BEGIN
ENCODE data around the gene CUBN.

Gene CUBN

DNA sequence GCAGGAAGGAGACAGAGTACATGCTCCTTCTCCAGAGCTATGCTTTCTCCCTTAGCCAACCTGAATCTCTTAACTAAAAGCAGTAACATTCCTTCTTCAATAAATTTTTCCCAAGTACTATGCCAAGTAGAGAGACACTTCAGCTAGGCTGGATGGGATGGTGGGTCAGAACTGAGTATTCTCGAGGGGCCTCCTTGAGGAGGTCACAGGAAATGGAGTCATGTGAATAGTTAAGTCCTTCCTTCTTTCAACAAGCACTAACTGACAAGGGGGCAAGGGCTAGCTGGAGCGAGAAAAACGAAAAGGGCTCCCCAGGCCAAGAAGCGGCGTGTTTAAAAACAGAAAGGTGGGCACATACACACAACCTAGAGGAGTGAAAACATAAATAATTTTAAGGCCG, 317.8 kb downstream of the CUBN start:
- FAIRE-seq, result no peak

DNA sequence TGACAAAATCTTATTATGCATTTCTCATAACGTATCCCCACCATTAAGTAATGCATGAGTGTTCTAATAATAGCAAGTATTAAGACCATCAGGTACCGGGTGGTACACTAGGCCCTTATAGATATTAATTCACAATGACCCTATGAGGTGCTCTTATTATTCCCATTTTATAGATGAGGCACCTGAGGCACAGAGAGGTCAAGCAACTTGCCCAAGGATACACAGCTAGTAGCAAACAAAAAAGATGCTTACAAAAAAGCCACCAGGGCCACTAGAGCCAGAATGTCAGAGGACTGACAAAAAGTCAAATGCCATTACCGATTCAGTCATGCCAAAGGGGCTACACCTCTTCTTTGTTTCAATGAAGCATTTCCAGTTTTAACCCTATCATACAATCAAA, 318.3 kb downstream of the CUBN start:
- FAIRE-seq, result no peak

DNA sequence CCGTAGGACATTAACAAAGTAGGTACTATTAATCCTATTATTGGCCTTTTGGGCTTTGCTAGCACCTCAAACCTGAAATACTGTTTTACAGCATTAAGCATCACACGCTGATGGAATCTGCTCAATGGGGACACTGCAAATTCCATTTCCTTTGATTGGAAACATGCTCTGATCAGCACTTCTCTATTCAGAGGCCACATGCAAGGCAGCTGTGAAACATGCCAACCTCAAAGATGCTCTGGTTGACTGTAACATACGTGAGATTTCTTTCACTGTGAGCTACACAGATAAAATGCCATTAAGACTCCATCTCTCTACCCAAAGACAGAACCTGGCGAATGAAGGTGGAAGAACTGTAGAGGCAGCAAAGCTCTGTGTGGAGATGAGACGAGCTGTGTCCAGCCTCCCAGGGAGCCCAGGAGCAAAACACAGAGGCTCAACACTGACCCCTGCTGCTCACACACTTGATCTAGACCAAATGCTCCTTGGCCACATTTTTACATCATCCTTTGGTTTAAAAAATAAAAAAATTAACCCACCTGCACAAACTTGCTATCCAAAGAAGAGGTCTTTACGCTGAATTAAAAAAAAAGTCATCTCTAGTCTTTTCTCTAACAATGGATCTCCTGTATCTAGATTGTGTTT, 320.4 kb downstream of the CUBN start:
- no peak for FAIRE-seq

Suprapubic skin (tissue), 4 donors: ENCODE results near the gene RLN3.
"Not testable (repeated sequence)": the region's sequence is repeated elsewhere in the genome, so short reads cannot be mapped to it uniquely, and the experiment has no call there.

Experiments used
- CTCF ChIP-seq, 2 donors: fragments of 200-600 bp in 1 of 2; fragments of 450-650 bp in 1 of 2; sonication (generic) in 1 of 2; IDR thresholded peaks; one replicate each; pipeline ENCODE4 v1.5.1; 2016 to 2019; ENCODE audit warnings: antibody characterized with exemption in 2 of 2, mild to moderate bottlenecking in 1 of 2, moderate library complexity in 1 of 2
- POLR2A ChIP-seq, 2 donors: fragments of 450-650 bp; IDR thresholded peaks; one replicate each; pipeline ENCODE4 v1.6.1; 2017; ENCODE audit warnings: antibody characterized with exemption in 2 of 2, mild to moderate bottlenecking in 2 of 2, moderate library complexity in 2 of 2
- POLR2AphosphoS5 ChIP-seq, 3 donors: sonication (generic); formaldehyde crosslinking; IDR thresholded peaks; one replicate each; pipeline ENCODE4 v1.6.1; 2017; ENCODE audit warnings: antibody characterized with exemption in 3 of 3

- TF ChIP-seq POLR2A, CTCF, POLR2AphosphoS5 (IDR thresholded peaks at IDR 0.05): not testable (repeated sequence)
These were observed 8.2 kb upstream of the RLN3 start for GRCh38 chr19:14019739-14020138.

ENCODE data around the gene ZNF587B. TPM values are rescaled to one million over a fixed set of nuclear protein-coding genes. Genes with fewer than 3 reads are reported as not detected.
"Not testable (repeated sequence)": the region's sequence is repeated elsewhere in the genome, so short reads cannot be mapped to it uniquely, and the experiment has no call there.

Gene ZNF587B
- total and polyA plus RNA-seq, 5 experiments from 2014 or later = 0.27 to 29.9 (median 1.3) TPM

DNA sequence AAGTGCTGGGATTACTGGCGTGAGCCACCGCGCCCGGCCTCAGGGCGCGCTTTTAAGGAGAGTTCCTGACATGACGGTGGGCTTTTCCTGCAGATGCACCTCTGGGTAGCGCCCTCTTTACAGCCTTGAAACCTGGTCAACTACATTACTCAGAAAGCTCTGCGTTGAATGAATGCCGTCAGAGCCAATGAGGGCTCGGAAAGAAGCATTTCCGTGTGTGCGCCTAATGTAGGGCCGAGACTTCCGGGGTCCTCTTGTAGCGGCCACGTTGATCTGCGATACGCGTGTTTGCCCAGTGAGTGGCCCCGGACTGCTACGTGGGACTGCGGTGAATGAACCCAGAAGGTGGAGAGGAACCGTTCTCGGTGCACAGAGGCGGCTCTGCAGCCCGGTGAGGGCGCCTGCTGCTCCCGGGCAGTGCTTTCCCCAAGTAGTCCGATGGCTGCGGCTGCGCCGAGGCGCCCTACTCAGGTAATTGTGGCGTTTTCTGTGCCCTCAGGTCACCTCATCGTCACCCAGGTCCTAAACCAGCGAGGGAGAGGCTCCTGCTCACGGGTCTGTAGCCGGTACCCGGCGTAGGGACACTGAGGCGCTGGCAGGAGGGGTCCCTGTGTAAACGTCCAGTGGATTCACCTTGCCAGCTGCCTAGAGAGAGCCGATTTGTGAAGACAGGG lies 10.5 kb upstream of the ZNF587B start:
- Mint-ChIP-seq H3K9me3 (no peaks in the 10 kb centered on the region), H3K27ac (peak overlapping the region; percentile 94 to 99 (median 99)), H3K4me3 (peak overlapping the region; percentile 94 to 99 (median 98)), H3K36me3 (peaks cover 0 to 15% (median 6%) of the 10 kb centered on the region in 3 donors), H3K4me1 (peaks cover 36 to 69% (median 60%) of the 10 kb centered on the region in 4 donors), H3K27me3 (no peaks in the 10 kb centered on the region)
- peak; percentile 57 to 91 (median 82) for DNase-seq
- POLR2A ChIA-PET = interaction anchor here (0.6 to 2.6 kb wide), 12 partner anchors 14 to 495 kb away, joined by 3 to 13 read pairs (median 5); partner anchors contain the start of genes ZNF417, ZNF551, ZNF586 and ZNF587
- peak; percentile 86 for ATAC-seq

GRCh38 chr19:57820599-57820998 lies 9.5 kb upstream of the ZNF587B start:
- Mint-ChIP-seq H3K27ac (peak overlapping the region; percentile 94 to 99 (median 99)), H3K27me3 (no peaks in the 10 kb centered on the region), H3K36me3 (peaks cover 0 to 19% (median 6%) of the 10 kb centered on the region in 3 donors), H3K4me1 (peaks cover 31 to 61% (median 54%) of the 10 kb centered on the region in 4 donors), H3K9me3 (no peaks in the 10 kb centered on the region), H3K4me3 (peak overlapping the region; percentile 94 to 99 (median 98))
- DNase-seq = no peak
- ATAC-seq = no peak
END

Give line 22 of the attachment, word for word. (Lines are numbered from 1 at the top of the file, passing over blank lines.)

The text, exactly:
- Mint-ChIP-seq H3K9me3 (no peaks in the 10 kb centered on the region), H3K27ac (peak overlapping the region; percentile 94 to 99 (median 99)), H3K4me3 (peak overlapping the region; percentile 94 to 99 (median 98)), H3K36me3 (peaks cover 0 to 15% (median 6%) of the 10 kb centered on the region in 3 donors), H3K4me1 (peaks cover 36 to 69% (median 60%) of the 10 kb centered on the region in 4 donors), H3K27me3 (no peaks in the 10 kb centered on the region)